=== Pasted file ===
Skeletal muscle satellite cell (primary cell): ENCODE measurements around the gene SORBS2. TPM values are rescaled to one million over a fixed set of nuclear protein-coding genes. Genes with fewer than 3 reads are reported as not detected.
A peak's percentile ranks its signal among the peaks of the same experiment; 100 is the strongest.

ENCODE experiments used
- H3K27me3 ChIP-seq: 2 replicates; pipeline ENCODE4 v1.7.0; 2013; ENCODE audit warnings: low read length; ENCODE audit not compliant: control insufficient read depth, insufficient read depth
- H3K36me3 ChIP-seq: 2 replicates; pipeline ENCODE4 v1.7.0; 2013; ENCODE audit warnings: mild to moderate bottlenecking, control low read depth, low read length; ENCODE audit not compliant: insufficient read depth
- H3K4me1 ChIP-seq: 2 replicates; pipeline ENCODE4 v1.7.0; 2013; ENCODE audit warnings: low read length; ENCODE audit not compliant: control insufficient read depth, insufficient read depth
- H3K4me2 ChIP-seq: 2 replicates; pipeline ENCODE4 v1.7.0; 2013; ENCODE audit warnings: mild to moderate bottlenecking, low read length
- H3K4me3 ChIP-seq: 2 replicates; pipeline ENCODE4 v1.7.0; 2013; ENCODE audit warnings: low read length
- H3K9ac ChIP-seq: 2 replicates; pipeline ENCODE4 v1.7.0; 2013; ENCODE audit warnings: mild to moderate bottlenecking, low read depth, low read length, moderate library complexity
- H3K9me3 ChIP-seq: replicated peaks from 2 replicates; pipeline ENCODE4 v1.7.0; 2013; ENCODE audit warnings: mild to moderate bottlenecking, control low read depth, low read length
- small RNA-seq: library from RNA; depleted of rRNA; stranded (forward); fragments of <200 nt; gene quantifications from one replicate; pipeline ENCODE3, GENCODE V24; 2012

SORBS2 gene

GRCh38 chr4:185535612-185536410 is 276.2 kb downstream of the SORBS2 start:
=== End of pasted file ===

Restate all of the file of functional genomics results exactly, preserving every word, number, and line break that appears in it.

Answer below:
Skeletal muscle satellite cell (primary cell): ENCODE measurements around the gene SORBS2. TPM values are rescaled to one million over a fixed set of nuclear protein-coding genes. Genes with fewer than 3 reads are reported as not detected.
A peak's percentile ranks its signal among the peaks of the same experiment; 100 is the strongest.

ENCODE experiments used
- H3K27me3 ChIP-seq: 2 replicates; pipeline ENCODE4 v1.7.0; 2013; ENCODE audit warnings: low read length; ENCODE audit not compliant: control insufficient read depth, insufficient read depth
- H3K36me3 ChIP-seq: 2 replicates; pipeline ENCODE4 v1.7.0; 2013; ENCODE audit warnings: mild to moderate bottlenecking, control low read depth, low read length; ENCODE audit not compliant: insufficient read depth
- H3K4me1 ChIP-seq: 2 replicates; pipeline ENCODE4 v1.7.0; 2013; ENCODE audit warnings: low read length; ENCODE audit not compliant: control insufficient read depth, insufficient read depth
- H3K4me2 ChIP-seq: 2 replicates; pipeline ENCODE4 v1.7.0; 2013; ENCODE audit warnings: mild to moderate bottlenecking, low read length
- H3K4me3 ChIP-seq: 2 replicates; pipeline ENCODE4 v1.7.0; 2013; ENCODE audit warnings: low read length
- H3K9ac ChIP-seq: 2 replicates; pipeline ENCODE4 v1.7.0; 2013; ENCODE audit warnings: mild to moderate bottlenecking, low read depth, low read length, moderate library complexity
- H3K9me3 ChIP-seq: replicated peaks from 2 replicates; pipeline ENCODE4 v1.7.0; 2013; ENCODE audit warnings: mild to moderate bottlenecking, control low read depth, low read length
- small RNA-seq: library from RNA; depleted of rRNA; stranded (forward); fragments of <200 nt; gene quantifications from one replicate; pipeline ENCODE3, GENCODE V24; 2012

SORBS2 gene

GRCh38 chr4:185535612-185536410 is 276.2 kb downstream of the SORBS2 start: